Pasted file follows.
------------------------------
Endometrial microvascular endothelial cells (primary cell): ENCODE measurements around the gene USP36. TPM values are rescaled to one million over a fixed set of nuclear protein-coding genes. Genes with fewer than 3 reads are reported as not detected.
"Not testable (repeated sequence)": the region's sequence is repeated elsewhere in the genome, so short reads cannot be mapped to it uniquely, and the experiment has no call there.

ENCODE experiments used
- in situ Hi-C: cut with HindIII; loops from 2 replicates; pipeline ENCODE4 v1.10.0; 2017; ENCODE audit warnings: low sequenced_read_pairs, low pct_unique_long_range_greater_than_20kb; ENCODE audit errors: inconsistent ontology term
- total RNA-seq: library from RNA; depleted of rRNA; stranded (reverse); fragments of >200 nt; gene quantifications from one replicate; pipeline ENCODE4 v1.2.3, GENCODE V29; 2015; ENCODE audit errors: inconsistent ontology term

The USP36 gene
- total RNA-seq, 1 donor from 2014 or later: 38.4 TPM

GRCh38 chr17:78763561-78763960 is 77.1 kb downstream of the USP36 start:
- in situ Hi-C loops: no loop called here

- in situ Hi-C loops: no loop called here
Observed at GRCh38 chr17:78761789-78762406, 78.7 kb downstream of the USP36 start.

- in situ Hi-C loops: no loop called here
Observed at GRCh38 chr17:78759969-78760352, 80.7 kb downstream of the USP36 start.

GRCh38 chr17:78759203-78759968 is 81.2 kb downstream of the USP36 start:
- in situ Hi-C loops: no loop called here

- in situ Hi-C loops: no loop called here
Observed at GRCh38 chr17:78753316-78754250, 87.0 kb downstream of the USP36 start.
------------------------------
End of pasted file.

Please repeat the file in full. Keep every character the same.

Endometrial microvascular endothelial cells (primary cell): ENCODE measurements around the gene USP36. TPM values are rescaled to one million over a fixed set of nuclear protein-coding genes. Genes with fewer than 3 reads are reported as not detected.
"Not testable (repeated sequence)": the region's sequence is repeated elsewhere in the genome, so short reads cannot be mapped to it uniquely, and the experiment has no call there.

ENCODE experiments used
- in situ Hi-C: cut with HindIII; loops from 2 replicates; pipeline ENCODE4 v1.10.0; 2017; ENCODE audit warnings: low sequenced_read_pairs, low pct_unique_long_range_greater_than_20kb; ENCODE audit errors: inconsistent ontology term
- total RNA-seq: library from RNA; depleted of rRNA; stranded (reverse); fragments of >200 nt; gene quantifications from one replicate; pipeline ENCODE4 v1.2.3, GENCODE V29; 2015; ENCODE audit errors: inconsistent ontology term

The USP36 gene
- total RNA-seq, 1 donor from 2014 or later: 38.4 TPM

GRCh38 chr17:78763561-78763960 is 77.1 kb downstream of the USP36 start:
- in situ Hi-C loops: no loop called here

- in situ Hi-C loops: no loop called here
Observed at GRCh38 chr17:78761789-78762406, 78.7 kb downstream of the USP36 start.

- in situ Hi-C loops: no loop called here
Observed at GRCh38 chr17:78759969-78760352, 80.7 kb downstream of the USP36 start.

GRCh38 chr17:78759203-78759968 is 81.2 kb downstream of the USP36 start:
- in situ Hi-C loops: no loop called here

- in situ Hi-C loops: no loop called here
Observed at GRCh38 chr17:78753316-78754250, 87.0 kb downstream of the USP36 start.